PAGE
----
A TRAIN'S wail still carries through downtown Springfield, Ohio, during the early morning hours, much as it did a half century ago when I first visited Wittenberg University.
Then, trainloads of high-schoolers, assembled by Lutheran church groups from around the Midwest, would convene at this small campus. The pilgrimages were a wake-up call, if one were listening, to an adult vocation of religion-informed public service.
Today what is Wittenberg up to? And what might such an inquiry tell us about the hundreds of other church-started liberal arts colleges in America, in a secular, job-centered, and, if religious at all, increasingly ecumenical society?
''What about the life of prayer and the role of a college president?'' I asked Baird Tipson, Wittenberg's new president, a graduate in religious studies at Princeton and Yale.
Tipson confessed to a quandary over how assertive one can be of religious conviction. ''A majority of students were hostile to religion in the 1960s,'' Tipson said of his own campus years. ''We became profoundly distrustful of institutions because of Vietnam and Watergate.
''We still have to find the language that is most effective. The college years ... are the least social, when youths naturally rebel against institutions, against taking responsibility. We have to talk about 'servanthood' in a largely secular language.
''My board of directors would say my challenge is to define Wittenberg within our market niche,'' he continued. ''We have to convince people they have to be here and not someplace else.'' In short, it has become hard simply to say that individual and organizational life should be led by a higher, others-serving, good-doing purpose.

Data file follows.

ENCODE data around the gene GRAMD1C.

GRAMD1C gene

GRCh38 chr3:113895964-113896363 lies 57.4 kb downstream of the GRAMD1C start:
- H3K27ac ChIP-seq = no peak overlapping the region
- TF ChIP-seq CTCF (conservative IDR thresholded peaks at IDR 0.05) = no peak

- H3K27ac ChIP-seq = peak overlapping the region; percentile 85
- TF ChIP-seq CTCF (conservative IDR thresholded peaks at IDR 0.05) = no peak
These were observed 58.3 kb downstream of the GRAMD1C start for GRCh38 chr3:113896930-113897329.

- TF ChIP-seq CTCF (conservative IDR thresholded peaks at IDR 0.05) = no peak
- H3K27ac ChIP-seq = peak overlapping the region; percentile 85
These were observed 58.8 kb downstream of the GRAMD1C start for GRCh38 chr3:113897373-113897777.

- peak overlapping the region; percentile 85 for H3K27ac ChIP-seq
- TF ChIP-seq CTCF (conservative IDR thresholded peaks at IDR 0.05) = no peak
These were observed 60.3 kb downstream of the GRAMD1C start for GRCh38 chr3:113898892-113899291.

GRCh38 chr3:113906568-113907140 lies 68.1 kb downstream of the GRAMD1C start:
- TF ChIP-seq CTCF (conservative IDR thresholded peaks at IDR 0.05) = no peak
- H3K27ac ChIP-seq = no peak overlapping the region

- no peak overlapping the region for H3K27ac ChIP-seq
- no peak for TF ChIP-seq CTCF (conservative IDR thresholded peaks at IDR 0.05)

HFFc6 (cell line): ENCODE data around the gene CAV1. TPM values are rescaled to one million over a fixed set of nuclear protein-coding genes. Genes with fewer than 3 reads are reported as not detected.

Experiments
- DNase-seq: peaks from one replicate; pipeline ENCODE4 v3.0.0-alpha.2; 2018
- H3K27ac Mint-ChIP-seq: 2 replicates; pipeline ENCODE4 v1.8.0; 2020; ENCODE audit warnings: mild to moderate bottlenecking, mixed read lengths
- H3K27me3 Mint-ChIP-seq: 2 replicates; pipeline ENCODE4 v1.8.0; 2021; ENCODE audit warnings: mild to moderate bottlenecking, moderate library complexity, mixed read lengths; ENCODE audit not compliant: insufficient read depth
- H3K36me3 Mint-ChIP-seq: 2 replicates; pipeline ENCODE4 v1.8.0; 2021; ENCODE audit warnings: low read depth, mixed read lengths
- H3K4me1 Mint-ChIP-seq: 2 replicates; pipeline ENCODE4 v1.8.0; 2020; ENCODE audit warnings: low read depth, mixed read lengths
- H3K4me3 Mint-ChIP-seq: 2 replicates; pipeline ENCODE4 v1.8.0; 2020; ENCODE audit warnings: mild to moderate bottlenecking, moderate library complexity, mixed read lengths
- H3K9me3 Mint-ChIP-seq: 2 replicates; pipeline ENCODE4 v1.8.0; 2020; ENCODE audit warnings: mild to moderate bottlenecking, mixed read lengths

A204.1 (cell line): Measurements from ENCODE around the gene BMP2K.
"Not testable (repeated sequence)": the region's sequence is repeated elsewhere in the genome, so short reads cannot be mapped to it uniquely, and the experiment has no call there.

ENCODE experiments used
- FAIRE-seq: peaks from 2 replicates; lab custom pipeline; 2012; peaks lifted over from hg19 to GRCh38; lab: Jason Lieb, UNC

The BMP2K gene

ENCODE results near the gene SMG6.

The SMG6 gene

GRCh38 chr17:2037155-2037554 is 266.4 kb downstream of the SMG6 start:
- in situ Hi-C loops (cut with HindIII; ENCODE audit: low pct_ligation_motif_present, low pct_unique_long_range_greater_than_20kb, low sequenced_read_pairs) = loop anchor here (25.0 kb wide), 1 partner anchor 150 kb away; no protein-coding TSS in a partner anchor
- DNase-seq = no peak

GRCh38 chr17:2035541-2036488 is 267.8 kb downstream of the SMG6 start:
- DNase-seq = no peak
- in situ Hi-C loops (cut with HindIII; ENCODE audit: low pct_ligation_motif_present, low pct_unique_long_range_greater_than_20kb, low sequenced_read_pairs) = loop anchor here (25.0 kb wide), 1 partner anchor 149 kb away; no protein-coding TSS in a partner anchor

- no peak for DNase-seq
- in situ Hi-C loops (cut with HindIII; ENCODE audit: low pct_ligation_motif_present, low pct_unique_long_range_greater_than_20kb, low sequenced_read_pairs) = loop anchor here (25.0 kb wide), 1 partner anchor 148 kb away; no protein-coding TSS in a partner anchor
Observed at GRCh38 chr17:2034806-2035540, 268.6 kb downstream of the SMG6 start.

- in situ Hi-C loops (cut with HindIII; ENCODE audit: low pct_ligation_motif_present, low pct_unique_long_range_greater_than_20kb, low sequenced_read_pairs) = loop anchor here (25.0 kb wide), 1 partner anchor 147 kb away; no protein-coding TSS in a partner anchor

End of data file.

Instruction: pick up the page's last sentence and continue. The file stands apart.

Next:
Wittenberg, with its 2,200 students, is a wholesome place. Bulletin boards are neatly composed. All students spend 30 hours in community service, usually as sophomores.
Competition for the better students in the region is tough. Going up against Kenyon College, Denison, Ohio Wesleyan, and Miami of Ohio, Wittenberg offsets the cost of tuition by as much as 50 percent for aid-needy students. It recruits internationally and is religiously and ethnically more diverse. Formerly the student body was two-thirds Lutheran; now it's 23 percent Lutheran, 20 percent Roman Catholic, 3 percent Jewish, 23 percent undeclared, and the rest a variety of faiths.
Feeling pressure, Wittenberg is again redefining itself. During a management retreat, Tipson was encouraged by colleagues to put his religious-studies training more forward in his public role. A vote here for that.
A clear sense of moral purpose is key to the survival of any institution - newspapers, businesses, governments, colleges, families. Leaders must define purpose and hold out for it against opposition.
Moral purpose is being and doing good. It has one standard for treating others, one's own kind, and oneself. Goodness is not a market force. It attracts. Parents may well want their children prepared for jobs, but they also want them to have the qualities that enable them to endure the wipeouts of the marketplace.
At ''godless'' Harvard in the '50s, the most useful course I took was ''Ideas of Good and Evil in Western Literature.'' From the story of Job to Dante's Divine Comedy to Melville's Moby Dick, a framework was formed for the evaluation of all subsequent experience.
Ohio's Wittenberg is named after Martin Luther's University of Wittenburg in Saxony, where the religious reformer wrote his 95 theses contesting the practices of the Roman church. No moral slouch he.
Not a market force, said Luther of a church that sold indulgences, but a moral force first. Amen.